Real estate is a solid way to invest in your future and your retirement. A diversified portfolio can help guard against losses when one another asset class loses value. Unlike other investments, real estate can return money over the lifespan of the asset. It’s kind of a no-brainer.

We’re republishing this article to help out our newer readers.

Why do YOU love to invest in real estate? (And if you don’t, what’s your investment of choice—and why?)

Don’t forget to leave a comment below.

About Author

Mindy Jensen

Mindy Jensen has been buying and selling homes for almost 20 years. She buys houses, moves in, makes them beautiful, sells them, and starts the process all over again. She is a licensed real estate agent in Colorado, author of How to Sell Your Home, and the community manager for BiggerPockets.com, where she helps new and experienced investors learn the proper ways to invest in real estate to grow their wealth. Mindy is an alumnus of the School of Hard Knocks and will happily share her experiences with anyone who asks. When you can get her to stop talking about real estate, you can find her on her bike or adventuring in the beautiful mountains of Colorado.


  1. Gregory Hiban

    1. People will always need a place to live – what kind of companies do you think make up the stock market? Companies who make products that people use every day of their lives. The 5 largest by market cap are AAPL (I’d give up just about everything else in my life, including a nicer house/apartment before I would give up my Apple products that allow me to connect with and analyze the world), GOOGL (where would the world be today without search engines organizing the absurd amount of data this world produces, MSFT (I think just about every business in the US uses MSFT products daily, what would the world look like without Excel), BRK.A/B (a conglomerate that owns a bunch of boring companies that fuel our daily lives), XOM (fuels the transportation system that our modern economy runs on).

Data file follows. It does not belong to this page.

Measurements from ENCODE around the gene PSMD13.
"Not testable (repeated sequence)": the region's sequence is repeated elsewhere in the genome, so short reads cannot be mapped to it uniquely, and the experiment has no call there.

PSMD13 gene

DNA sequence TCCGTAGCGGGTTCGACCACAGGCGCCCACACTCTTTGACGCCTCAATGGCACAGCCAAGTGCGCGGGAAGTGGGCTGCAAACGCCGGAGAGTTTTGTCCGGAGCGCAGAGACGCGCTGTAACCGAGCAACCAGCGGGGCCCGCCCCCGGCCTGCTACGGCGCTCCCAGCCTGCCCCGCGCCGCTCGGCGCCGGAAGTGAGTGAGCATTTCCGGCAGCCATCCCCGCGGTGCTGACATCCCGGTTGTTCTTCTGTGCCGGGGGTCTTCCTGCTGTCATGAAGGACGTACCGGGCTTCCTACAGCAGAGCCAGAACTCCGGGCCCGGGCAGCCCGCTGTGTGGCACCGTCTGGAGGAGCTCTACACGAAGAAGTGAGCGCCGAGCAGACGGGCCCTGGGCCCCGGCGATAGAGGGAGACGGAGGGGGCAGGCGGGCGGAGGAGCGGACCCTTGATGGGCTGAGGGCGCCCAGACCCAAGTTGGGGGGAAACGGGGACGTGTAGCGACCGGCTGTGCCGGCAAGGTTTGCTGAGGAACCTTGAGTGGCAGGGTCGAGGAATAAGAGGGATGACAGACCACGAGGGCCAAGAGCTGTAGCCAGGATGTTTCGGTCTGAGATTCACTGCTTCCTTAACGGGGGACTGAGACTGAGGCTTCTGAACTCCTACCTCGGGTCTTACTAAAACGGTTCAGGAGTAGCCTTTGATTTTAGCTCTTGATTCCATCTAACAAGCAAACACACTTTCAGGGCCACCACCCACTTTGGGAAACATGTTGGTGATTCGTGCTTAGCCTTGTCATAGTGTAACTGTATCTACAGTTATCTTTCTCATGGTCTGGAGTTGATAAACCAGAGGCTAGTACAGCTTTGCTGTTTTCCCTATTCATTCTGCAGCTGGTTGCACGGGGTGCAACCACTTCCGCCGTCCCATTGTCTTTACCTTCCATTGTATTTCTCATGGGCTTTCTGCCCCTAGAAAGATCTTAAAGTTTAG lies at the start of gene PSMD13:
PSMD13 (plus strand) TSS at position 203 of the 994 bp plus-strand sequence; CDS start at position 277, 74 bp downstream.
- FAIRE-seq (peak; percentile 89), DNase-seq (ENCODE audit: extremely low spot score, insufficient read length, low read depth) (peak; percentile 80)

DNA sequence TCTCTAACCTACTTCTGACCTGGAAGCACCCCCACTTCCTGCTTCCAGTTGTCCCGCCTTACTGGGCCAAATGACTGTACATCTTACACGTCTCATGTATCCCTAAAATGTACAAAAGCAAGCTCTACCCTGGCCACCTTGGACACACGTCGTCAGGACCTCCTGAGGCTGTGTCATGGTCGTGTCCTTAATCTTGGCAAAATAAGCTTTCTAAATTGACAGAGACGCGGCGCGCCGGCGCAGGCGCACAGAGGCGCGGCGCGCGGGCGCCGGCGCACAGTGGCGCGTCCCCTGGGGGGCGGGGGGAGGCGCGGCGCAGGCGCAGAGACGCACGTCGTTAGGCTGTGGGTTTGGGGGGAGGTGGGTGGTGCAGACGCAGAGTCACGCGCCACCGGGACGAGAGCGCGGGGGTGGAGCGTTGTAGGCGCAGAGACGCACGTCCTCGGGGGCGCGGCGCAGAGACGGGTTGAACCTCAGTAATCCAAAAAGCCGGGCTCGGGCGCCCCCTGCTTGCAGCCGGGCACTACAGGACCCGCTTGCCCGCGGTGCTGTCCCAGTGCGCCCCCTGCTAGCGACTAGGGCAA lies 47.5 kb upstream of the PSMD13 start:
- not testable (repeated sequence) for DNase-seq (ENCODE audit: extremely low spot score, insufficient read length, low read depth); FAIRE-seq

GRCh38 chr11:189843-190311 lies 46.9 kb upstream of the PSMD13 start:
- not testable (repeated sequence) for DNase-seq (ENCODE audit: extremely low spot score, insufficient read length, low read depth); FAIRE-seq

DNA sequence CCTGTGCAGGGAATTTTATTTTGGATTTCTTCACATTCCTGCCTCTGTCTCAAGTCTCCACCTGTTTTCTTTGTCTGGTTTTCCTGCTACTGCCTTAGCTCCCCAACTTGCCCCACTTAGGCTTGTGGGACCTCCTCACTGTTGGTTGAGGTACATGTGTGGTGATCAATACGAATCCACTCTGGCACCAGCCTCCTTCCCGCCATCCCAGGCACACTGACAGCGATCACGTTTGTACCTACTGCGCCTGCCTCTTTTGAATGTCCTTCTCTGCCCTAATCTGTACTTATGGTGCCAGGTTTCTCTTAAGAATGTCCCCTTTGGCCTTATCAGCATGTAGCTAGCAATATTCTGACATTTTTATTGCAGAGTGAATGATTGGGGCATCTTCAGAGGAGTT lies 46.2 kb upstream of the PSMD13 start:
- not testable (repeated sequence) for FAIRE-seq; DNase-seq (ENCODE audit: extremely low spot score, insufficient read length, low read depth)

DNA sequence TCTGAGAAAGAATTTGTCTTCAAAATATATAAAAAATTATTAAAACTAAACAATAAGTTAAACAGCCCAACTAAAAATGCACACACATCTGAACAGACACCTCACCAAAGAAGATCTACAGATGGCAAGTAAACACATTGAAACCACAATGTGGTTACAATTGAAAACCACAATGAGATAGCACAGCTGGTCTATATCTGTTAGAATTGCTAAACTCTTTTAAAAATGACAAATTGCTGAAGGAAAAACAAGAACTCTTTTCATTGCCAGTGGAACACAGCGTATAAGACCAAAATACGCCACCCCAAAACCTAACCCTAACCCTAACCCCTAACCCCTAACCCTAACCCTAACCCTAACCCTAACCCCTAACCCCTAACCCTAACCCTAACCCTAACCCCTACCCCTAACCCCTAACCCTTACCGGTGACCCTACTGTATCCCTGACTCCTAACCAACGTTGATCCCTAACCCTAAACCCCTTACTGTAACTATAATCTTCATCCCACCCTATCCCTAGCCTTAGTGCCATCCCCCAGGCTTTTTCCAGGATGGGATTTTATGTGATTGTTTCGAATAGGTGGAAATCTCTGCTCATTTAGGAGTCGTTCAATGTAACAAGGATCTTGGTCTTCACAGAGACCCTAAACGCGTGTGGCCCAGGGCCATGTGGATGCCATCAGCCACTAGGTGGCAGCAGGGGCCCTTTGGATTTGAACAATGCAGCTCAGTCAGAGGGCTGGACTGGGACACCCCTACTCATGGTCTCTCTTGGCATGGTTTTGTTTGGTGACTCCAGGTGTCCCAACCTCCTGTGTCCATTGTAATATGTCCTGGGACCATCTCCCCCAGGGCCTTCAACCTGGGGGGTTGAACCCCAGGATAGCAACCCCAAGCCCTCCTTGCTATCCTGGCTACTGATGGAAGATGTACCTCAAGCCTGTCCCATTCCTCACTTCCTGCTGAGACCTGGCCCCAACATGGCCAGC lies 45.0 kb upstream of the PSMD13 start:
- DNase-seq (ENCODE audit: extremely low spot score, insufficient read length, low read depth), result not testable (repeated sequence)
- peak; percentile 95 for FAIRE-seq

2. You specifically chose a low yielding stock to prove your point. First, there is a range of securities out there that provide different yield points from 0%-30%, just like in real estate how there are lower yielding markets like California, and higher yielding ones like in the South and Midwest. Second, had you invested $200K in AAPL 10 years ago, it would be worth $3.2 million without reinvesting the dividends, that is a compounded annual return of 32%. That is without leverage, what would $200K be in 10 years in real estate without leverage? Also, all you had to do in those 10 years was never look at your account balance, how much work does your real estate thrust upon you?

    3. Real estate is only less volatile because it is a less liquid market. Also, you said real estate over time almost always trends up … The longest running mutual fund in the world is the Vanguard Wellington Fund (VWELX). It has been around since 1929 and is comprised of 100 stocks (2/3s of its value) and 500 bonds (1/3 of its value). It has achieved a compound rate of return of 8.3% over the past 86 years. The stock market trends upward over the long run too.

    4. The population may be growing, but there is plenty of space left for the population to grow into, especially in the US, we are one of the least densely populated countries on Earth. In very specific areas you might run into the fact where population growth combined with lack of new supply due to overregulation/high development costs causes strong real estate increases, but that certainly cannot be used as a rule across the country or world.

    5. Few people, even in the BP community, are intelligent enough to use leverage in such a way that the risk created by it is worth the reward. Leverage causes many retail investors both in the real estate market & stock market to lose their shirts.

    In conclusion, I have seen wealth (both small & large) created in both the stock & real estate markets. One is not better than the other, they are different. Each one has its positives & negatives. Most intelligent, wealthy investors are heavily invested in both markets. To make the statement that one market is better than the other is absurd.

    • Bradley Cordell

      I really like your comments and feedback. I agree. Both investments have their place.

      I’ve noticed that many real estate investors use the argument that people will always need a place to live….. but that doesn’t work too well if the people in your market are moving out to other cities. Just ask investors in a place like Detroit if people always need a place to live.